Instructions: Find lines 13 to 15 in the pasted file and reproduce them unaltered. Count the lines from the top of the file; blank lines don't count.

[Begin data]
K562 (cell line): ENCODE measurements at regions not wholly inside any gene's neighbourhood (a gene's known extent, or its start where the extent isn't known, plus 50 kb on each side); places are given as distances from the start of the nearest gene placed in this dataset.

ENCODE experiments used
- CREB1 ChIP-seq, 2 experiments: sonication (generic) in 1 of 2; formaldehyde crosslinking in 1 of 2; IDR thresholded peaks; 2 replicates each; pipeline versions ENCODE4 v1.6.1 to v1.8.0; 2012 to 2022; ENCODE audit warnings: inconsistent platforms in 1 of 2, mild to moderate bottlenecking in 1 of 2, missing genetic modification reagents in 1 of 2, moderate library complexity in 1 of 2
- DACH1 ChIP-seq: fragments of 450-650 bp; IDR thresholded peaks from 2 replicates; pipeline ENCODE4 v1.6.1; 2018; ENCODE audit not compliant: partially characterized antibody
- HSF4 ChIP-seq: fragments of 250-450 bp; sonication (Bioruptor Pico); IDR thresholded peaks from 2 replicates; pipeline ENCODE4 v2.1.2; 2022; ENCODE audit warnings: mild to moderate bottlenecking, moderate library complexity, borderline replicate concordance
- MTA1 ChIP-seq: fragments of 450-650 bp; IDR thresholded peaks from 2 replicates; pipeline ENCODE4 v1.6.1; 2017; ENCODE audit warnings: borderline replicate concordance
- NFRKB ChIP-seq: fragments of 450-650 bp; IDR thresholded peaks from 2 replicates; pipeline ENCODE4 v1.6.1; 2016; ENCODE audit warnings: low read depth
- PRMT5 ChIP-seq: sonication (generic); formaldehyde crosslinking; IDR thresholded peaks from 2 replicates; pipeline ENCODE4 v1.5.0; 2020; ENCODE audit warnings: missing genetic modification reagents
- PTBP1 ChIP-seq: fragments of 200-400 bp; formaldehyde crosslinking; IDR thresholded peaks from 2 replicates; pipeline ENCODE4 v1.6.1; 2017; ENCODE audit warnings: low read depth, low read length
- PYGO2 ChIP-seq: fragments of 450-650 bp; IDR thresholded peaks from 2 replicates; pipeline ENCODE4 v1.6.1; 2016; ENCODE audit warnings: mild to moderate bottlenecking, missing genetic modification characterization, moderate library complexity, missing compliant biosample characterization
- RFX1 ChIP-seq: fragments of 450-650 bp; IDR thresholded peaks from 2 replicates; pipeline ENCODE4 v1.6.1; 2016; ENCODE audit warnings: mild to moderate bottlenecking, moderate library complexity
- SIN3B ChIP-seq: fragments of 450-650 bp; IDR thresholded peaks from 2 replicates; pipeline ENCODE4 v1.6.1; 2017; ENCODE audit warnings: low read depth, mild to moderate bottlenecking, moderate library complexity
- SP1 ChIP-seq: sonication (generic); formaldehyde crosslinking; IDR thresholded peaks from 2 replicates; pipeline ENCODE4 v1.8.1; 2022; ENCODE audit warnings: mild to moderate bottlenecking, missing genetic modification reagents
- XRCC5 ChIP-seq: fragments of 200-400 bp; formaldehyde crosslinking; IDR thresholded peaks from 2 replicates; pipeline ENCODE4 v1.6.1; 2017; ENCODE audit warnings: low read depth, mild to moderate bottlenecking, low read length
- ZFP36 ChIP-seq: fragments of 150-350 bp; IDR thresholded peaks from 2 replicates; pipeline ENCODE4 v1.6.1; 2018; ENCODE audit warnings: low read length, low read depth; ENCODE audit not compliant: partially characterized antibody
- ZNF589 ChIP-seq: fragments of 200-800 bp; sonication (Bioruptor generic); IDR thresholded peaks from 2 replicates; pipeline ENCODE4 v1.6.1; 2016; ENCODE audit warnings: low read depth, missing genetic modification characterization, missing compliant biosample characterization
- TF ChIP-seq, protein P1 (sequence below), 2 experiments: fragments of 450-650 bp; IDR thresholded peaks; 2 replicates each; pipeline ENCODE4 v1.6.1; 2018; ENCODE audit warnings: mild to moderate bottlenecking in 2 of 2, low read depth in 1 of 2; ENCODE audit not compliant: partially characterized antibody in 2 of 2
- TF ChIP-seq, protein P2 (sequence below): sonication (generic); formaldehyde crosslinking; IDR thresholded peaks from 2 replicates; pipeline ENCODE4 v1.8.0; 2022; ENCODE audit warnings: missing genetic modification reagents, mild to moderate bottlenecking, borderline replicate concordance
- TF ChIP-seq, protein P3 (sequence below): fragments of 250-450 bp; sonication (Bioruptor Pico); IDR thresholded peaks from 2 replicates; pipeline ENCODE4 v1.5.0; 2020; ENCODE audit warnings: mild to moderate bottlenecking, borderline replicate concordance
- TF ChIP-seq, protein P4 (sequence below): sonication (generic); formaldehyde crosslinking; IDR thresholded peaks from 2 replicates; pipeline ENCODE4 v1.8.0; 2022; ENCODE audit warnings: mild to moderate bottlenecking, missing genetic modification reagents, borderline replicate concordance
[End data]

- SP1 ChIP-seq: sonication (generic); formaldehyde crosslinking; IDR thresholded peaks from 2 replicates; pipeline ENCODE4 v1.8.1; 2022; ENCODE audit warnings: mild to moderate bottlenecking, missing genetic modification reagents
- XRCC5 ChIP-seq: fragments of 200-400 bp; formaldehyde crosslinking; IDR thresholded peaks from 2 replicates; pipeline ENCODE4 v1.6.1; 2017; ENCODE audit warnings: low read depth, mild to moderate bottlenecking, low read length
- ZFP36 ChIP-seq: fragments of 150-350 bp; IDR thresholded peaks from 2 replicates; pipeline ENCODE4 v1.6.1; 2018; ENCODE audit warnings: low read length, low read depth; ENCODE audit not compliant: partially characterized antibody